The substance bearing CAS RN 4174-09-8 may be used as a colourant in food packaging materials, though it is not expected to migrate from the packaging material. As exposure is considered to be negligible, the risk to human health is considered to be low.

Based on the information presented in this draft screening assessment, it is proposed to conclude that ETU, methenamine, morpholine and the substance bearing CAS RN 4174-09-8 do not meet the criteria under paragraph 64(c) of CEPA as they are not entering the environment in a quantity or concentration or under conditions that constitute or may constitute a danger in Canada to human life or health.

Proposed conclusion

It is proposed to conclude that ETU, methenamine, morpholine and the substance bearing CAS RN 4174-09-8 do not meet the criteria set out in section 64 of CEPA.

Considerations for follow-up

While exposure of the environment or of the general population to these substances is not of concern at current levels, the substance bearing CAS RN 4174-09-8 is associated with ecological effects of concern, and ETU is associated with human health effects of concern. Therefore, there may be concern for the environment or human health if exposure were to increase. Follow-up activities to track changes in exposure or commercial use patterns are under consideration.

Stakeholders are encouraged to provide, during the 60-day public comment period on the draft screening assessment, any information pertaining to the substance bearing CAS RN 4174-09-8 and ETU that may help inform the choice of follow-up activity. This could include information on new or planned import, and on manufacture or use of these substances, if the information has not previously been submitted to the ministers.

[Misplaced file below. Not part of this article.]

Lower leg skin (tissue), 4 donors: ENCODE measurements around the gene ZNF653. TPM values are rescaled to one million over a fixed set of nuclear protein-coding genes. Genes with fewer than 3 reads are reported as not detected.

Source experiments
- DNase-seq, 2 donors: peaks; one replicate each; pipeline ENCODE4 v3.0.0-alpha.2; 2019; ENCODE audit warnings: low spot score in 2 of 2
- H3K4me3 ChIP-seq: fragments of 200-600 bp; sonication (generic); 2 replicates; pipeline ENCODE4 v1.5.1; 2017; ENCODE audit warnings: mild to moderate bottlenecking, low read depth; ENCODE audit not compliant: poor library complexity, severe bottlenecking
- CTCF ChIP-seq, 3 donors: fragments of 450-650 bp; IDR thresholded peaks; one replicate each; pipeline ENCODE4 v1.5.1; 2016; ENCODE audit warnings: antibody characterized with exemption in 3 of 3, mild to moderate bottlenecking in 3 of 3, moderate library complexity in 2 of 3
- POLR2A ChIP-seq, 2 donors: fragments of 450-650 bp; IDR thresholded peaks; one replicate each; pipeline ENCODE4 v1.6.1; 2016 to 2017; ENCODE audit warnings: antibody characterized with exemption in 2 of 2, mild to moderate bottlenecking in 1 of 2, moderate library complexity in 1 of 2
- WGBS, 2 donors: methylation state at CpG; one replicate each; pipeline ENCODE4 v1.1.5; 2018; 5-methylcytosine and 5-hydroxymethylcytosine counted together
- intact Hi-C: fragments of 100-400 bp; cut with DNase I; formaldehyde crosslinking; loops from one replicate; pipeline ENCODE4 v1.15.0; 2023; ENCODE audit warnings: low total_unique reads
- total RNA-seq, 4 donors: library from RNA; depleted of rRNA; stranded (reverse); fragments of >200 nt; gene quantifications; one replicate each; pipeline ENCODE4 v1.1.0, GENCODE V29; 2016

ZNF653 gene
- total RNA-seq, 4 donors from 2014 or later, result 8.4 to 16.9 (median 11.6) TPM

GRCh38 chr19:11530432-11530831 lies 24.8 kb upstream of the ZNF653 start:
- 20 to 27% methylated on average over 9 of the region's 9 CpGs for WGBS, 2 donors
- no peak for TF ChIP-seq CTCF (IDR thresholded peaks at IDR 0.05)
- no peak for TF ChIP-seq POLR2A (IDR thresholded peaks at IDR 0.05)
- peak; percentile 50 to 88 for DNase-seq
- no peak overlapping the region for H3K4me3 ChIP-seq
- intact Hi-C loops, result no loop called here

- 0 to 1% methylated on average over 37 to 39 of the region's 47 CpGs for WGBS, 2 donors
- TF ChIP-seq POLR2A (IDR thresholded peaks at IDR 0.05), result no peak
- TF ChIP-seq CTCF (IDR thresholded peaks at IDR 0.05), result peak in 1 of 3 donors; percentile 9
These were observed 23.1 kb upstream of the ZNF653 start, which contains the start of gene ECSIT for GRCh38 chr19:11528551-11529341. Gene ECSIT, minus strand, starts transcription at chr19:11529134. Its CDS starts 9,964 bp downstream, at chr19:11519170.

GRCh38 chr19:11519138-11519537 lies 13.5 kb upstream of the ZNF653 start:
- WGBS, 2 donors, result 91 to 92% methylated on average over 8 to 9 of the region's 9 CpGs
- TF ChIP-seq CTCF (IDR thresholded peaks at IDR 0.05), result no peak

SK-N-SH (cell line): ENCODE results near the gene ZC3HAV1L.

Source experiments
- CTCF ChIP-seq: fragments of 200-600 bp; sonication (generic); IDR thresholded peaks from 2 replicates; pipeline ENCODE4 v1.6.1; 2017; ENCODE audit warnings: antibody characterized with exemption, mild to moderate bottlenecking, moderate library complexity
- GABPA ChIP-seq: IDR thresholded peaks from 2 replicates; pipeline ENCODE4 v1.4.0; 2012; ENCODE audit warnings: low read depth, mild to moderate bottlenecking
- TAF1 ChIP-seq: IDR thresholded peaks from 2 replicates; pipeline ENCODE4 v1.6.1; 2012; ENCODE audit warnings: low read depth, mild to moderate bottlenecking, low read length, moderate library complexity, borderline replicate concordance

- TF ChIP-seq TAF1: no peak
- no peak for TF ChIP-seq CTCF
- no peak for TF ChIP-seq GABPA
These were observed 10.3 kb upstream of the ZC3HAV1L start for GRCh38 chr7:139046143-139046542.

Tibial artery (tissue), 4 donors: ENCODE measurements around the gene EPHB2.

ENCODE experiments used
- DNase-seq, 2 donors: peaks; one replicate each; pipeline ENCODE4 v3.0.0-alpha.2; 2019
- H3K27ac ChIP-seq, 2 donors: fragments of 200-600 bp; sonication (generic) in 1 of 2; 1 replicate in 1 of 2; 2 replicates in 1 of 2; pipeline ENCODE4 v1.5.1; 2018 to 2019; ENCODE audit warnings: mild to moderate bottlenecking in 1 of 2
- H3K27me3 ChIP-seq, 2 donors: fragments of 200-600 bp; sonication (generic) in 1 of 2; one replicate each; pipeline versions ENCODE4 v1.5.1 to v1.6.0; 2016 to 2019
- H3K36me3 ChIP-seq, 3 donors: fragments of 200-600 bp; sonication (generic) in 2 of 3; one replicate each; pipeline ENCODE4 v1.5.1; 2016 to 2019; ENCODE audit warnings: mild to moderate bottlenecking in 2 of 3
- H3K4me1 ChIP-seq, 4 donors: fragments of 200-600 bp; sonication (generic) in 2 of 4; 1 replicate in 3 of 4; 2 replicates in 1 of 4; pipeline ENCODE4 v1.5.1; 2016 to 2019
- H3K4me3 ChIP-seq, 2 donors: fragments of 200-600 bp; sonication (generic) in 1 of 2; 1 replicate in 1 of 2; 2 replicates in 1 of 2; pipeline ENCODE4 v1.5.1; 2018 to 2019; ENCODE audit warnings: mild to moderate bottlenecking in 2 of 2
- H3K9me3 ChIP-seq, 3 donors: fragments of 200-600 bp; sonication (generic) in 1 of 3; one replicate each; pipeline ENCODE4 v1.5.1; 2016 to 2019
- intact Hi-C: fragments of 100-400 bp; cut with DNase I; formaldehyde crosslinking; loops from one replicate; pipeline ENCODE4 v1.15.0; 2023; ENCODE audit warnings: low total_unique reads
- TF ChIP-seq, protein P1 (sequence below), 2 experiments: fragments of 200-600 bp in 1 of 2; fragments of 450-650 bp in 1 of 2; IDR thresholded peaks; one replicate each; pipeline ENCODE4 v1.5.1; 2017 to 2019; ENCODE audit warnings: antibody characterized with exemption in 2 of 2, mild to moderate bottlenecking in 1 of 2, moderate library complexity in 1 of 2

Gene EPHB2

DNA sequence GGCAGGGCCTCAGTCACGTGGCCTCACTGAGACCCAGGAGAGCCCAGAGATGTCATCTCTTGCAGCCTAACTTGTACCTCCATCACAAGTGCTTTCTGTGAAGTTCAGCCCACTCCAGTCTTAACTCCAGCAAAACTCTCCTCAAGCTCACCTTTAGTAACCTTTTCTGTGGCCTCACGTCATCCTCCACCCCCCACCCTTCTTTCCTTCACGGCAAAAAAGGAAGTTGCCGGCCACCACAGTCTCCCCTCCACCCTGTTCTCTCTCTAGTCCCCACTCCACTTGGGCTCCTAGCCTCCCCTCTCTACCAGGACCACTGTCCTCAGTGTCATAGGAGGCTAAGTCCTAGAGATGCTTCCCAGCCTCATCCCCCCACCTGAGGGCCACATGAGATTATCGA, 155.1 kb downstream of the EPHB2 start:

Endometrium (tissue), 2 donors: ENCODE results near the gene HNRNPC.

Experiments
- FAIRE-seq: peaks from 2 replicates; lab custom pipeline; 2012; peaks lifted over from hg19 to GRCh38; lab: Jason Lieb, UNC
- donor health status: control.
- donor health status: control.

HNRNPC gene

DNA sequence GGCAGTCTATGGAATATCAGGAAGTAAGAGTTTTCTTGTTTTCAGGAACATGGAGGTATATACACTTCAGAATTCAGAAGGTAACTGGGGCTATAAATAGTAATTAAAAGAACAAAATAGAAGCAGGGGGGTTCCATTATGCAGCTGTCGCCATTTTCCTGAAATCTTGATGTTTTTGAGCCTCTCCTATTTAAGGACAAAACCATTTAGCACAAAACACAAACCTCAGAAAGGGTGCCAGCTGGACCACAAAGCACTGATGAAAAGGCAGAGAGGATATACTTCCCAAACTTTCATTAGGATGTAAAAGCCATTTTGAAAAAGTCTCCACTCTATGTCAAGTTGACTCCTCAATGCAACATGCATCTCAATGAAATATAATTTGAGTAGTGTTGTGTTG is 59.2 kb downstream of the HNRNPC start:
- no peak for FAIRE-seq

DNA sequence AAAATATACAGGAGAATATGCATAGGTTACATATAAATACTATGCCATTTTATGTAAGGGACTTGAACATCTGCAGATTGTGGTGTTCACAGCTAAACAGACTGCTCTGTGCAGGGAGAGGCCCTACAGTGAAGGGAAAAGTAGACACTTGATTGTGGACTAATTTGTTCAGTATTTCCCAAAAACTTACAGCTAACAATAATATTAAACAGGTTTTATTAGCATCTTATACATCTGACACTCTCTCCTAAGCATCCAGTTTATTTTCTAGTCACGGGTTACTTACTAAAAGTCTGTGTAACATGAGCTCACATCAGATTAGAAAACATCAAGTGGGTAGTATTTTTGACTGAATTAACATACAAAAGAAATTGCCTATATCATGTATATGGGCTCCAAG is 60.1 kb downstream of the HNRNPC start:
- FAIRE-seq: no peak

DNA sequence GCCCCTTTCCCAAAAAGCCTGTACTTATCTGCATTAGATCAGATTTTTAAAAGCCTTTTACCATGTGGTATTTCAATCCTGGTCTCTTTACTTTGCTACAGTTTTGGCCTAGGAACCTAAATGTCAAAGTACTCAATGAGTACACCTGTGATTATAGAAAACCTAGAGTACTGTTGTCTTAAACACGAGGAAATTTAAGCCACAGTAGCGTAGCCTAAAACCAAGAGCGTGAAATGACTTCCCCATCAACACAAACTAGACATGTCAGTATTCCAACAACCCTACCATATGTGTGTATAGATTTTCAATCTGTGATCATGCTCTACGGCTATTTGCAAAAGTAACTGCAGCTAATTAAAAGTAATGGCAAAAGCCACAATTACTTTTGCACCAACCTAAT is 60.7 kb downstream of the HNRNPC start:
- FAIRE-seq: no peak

The draft screening assessment for the four substances is available on the Canada.ca (Chemical Substances) website (www.canada.ca/en/health-canada/services/chemical-substances.html).

[45-1-o]

DEPARTMENT OF THE ENVIRONMENT
DEPARTMENT OF HEALTH

CANADIAN ENVIRONMENTAL PROTECTION ACT, 1999

Publication of the final decision after screening assessment of a substance — acetic acid, anhydride, CAS RN (see footnote 3) 108-24-7 — specified on the Domestic Substances List (subsection 77(6) of the Canadian Environmental Protection Act, 1999)

Whereas acetic acid, anhydride, hereinafter referred to as acetic anhydride, is a substance identified under subsection 73(1) of the Canadian Environmental Protection Act1999;

Whereas a summary of the screening assessment conducted on acetic anhydride pursuant to section 74 of the Act is annexed hereby;

And whereas it is concluded that acetic anhydride does not meet any of the criteria set out in section 64 of the Act,

Notice therefore is hereby given that the Minister of the Environment and the Minister of Health propose to take no further action on acetic anhydride at this time under section 77 of the Act.